MINDY SELMAN, SUZIE GREENHALGH, ROBERT DIAZ AND ZACHARY SUGG
Within the past 50 years, eutrophication—the overen-
richment of water by nutrients such as nitrogen and
phosphorus—has emerged as one of the leading causes of water
quality impairment. Our research identifi es over 415 areas
worldwide that are experiencing symptoms of eutrophication,
highlighting the global scale of the problem.
Recent coastal surveys of the United States and Europe found
that a staggering 78 percent of the assessed continental U.S.
coastal area and approximately 65 percent of Europe’s Atlantic
coast exhibit symptoms of eutrophication.
1,2
In other regions,
the lack of reliable data hinders the assessment of coastal
eutrophication. Nevertheless, trends in agricultural practices,
energy use, and population growth indicate that coastal eutro-
phication will be an ever-growing problem.
This policy note focuses on what is currently known about the
extent of eutrophication globally, and how to improve the state
of our knowledge to more accurately inform and drive policy
decisions for mitigating eutrophication. Complementary policy
notes will discuss in more detail the sources of nutrients and
actions that can be implemented to mitigate eutrophication.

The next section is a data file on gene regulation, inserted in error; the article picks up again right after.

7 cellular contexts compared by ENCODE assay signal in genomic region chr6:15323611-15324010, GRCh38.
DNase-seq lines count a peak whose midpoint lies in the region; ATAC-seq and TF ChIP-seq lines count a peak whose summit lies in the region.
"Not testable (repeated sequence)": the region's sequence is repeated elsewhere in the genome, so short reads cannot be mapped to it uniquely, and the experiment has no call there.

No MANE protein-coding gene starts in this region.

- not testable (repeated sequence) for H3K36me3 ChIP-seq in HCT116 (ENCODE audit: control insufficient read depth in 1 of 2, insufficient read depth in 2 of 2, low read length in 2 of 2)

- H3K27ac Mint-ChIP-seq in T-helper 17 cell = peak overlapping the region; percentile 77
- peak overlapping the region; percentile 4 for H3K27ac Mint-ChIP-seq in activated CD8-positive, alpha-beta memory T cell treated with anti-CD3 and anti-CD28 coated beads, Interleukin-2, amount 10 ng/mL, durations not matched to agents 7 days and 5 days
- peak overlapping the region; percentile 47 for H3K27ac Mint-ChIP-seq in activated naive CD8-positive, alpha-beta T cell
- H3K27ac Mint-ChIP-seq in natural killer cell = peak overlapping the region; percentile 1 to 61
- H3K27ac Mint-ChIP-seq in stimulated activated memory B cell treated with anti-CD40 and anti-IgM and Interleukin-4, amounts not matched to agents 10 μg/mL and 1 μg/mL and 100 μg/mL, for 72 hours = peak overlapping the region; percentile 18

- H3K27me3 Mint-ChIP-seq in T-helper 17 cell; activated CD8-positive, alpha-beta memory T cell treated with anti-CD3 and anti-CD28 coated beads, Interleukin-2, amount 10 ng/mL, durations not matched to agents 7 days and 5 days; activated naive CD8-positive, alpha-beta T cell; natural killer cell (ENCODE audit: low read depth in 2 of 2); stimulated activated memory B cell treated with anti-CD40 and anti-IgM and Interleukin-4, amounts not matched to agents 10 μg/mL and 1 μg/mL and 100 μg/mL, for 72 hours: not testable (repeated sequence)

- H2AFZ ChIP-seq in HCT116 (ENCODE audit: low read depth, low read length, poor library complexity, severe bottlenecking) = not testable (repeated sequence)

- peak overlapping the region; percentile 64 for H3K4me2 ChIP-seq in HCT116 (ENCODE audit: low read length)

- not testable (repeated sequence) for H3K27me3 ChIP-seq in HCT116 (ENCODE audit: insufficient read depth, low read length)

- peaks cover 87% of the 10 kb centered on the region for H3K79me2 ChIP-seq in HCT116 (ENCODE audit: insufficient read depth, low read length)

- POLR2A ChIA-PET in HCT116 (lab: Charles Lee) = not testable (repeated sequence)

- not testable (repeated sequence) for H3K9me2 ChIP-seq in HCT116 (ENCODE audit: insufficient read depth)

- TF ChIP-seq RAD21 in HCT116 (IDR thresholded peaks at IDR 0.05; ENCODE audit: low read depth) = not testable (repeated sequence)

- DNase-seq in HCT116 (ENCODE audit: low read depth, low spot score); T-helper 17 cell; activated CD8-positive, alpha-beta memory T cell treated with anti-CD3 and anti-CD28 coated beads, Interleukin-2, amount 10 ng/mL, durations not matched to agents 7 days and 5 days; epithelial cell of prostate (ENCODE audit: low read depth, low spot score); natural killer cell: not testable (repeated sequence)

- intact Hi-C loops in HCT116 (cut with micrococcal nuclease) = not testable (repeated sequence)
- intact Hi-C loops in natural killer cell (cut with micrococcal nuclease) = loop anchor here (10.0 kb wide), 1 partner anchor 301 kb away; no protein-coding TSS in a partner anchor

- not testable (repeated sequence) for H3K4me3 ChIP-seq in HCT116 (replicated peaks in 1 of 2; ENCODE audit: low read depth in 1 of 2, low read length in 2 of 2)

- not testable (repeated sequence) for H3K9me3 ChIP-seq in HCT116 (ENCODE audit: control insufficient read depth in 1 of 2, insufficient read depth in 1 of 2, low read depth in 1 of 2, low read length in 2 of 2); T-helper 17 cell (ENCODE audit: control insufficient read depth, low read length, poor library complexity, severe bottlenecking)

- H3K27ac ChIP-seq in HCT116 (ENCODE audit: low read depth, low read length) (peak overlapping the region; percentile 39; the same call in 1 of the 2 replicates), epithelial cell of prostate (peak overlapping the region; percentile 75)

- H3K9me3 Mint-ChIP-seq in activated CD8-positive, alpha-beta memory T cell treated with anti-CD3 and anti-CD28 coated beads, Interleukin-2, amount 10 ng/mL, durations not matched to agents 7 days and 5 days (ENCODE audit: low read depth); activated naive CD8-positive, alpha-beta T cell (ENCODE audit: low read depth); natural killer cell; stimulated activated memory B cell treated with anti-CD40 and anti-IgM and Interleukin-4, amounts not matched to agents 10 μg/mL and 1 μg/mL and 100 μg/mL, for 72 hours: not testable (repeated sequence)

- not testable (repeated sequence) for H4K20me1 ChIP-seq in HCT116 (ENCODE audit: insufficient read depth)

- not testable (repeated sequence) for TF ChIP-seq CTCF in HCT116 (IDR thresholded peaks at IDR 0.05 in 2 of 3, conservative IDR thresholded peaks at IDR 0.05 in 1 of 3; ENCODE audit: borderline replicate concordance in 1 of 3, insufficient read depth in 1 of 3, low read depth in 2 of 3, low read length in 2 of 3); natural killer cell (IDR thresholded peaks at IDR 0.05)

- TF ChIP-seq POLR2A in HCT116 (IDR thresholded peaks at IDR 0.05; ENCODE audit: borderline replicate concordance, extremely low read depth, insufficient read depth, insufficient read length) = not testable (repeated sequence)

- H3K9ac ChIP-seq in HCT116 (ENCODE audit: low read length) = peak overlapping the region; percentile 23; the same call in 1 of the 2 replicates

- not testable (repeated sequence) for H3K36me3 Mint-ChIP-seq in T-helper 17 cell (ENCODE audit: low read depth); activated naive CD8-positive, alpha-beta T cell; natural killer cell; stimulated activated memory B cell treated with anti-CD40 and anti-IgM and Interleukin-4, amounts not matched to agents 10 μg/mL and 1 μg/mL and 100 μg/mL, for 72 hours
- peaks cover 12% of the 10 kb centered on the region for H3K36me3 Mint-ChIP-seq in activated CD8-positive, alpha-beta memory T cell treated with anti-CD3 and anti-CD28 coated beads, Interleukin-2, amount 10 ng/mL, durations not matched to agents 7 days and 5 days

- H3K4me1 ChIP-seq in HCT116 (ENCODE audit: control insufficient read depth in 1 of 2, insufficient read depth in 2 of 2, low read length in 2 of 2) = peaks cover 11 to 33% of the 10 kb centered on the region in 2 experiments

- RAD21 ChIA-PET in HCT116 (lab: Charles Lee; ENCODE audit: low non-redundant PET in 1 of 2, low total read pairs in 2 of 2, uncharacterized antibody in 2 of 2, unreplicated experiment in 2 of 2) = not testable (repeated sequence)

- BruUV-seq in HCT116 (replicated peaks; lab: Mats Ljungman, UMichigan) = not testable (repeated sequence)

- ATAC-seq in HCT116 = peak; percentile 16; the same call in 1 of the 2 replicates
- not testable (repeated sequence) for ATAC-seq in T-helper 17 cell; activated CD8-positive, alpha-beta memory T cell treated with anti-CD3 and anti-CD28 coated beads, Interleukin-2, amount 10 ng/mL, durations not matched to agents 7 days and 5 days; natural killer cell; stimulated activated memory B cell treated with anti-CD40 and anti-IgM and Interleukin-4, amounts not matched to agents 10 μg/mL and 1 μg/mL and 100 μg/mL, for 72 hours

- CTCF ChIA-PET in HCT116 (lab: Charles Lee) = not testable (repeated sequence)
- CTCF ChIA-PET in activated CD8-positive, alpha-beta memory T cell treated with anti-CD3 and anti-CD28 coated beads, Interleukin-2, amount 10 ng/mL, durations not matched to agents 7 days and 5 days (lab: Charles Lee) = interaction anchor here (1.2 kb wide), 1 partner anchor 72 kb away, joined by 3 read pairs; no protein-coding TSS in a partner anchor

Key Messages
Eutrophication—the overenrichment of waters by nutrients—threat-
ens and degrades many coastal ecosystems around the world. The two
most acute symptoms of eutrophication are hypoxia (or oxygen deple-
tion) and harmful algal blooms, which among other things can destroy
aquatic life in affected areas.
Of the 415 areas around the world identifi ed as experiencing some
form of eutrophication, 169 are hypoxic and only 13 systems are clas-
sifi ed as “systems in recovery.”
Mapping and research into the extent of eutrophication and its threats
to human health and ecosystem services are improving, but there is
still insuffi cient information in many regions of the world to establish
the actual extent of eutrophication or identify the sources of nutri-
ents. To develop effective policies to mitigate eutrophication, more
information is required on the extent of eutrophication, the sources of
nutrients, and the impact of eutrophication on ecosystems.
Recommendations
To improve knowledge of where eutrophication is occurring and its